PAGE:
Hal Niedzviecki, author, culture commentator and editor of brokenpencil.com and Broken Pencil magazine – which review alternative publications, books, CDs, tapes and vinyl published in Canada – just turned 30. A guru of all things cool to youth, he is still suffering mild shock from losing his 20-something social identity.
Niedzviecki worked as a review editor at The Varsity and as an arts editor at University College’s student paper, The Gargoyle. Since graduating with a BA in English and philosophy in “either ’95 or ’96, does it really matter?” he has published three books: Smell It, a collection of short stories; Lurvy: A Farmer’s Almanac, a fictional reinvention of E.B. White’s Charlotte’s Web; and a non-fiction work called We Want Some Too: Underground Desire and the Reinvention of Mass Culture. This year brings a new novel, Ditch, which he describes as a “cyber-mystery, murder thriller and poignant coming-of-age story. It’s the search for identity and for events that can be said to be true…I’m interested in how mass culture affects us, and mass culture is computer and high-tech culture.”
Now, Niedzviecki romanticizes the time he spent at U of T reading Jean-Paul Sartre and studying literature, but notes that at the time the value of the work seemed very abstract. “It didn’t seem very important, but, of course, later, it all coalesces into a body of knowledge on which to draw,” he says.
1992 was a bad year to graduate, especially for a young industrial engineer with little work experience. The big firms like IBM and Nortel weren’t hiring, and Eva Lau knew it. Despite her family’s concerns about her getting trapped in a small shop, Lau took a job at a company called Delrina – best known for providing PCs everywhere with the “flying toaster” screen saver – which she found through U of T’s Career Centre. “It turned out to be an amazing opportunity,” she says. “There were only about 60 people in all and I learned many different roles.” She was promoted to quality assurance manager within three years. By 1997 she was working as the senior program manager for ATI Technologies Inc., a leader in 3-D video graphics technology, whose products range from graphics chips to video cards.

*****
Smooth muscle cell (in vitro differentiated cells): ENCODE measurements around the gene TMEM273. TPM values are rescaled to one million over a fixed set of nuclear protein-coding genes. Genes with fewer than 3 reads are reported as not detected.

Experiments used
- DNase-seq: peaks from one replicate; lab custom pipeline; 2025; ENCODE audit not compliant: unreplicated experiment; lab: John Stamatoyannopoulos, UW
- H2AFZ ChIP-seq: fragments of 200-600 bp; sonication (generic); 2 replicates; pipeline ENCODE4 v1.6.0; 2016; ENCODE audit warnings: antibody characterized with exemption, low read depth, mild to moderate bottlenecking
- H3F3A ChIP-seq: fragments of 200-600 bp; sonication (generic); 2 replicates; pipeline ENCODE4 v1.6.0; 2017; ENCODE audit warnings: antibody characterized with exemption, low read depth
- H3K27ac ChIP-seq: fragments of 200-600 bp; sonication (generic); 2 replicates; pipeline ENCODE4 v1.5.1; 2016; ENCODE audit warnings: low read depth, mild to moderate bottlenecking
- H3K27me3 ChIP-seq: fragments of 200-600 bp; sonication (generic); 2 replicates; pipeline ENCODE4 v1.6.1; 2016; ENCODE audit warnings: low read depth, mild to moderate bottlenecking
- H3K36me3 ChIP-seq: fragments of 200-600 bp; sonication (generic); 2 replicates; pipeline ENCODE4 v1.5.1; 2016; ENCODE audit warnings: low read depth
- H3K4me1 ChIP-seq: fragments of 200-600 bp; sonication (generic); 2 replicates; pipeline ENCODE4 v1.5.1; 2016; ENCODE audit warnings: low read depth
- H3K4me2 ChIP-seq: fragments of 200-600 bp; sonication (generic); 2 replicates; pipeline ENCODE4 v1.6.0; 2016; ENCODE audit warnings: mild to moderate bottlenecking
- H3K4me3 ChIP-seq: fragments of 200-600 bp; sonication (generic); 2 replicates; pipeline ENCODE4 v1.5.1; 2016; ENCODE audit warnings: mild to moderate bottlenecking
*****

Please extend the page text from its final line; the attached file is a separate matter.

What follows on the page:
Lau, now 31, kept in touch with the Delrina founders and when one of them – Tony Davis – told her he was starting a company to nurture fledgling software development companies, her interest was piqued. She joined the Toronto-based incubation firm called Brightspark in 1999. “I work with multiple start-up companies. It’s extremely exciting, because I get to play different roles in each company,” she says. “In one, I’m the program manager, in another I’m the director of product development. I like turning an idea into a product.…We don’t build dot-coms, but rather enterprise software that uses the Internet structure.” Several start-up companies – including Borderfree, Careclinix and Infotriever – have moved out of the Brightspark offices to become independent, although Brightspark employees continue in the capacity of expert advisers. Borderfree, an online shopping site, was the first to leave, and Lau says it’s doing well.
“I have the luxury of having a ringside seat at a revolution,” says Elliot Noss, 38, president and CEO of Tucows, a distributor of e-business services and applications on the Internet. “We’re right in the midst of all the exciting things that are happening.”
Noss graduated from U of T at Scarborough with a BA in commerce and economics in 1984, picked up a combined MBA and law degree from the University of Western Ontario in 1988 and articled at Osler, Hoskin & Harcourt in Toronto before starting his own law practice. “U of T is a great place to learn economics, commerce and accounting, and the profs stacked up against any I would meet later on,” he says. “The level was deeper than anything I did in my graduate studies.”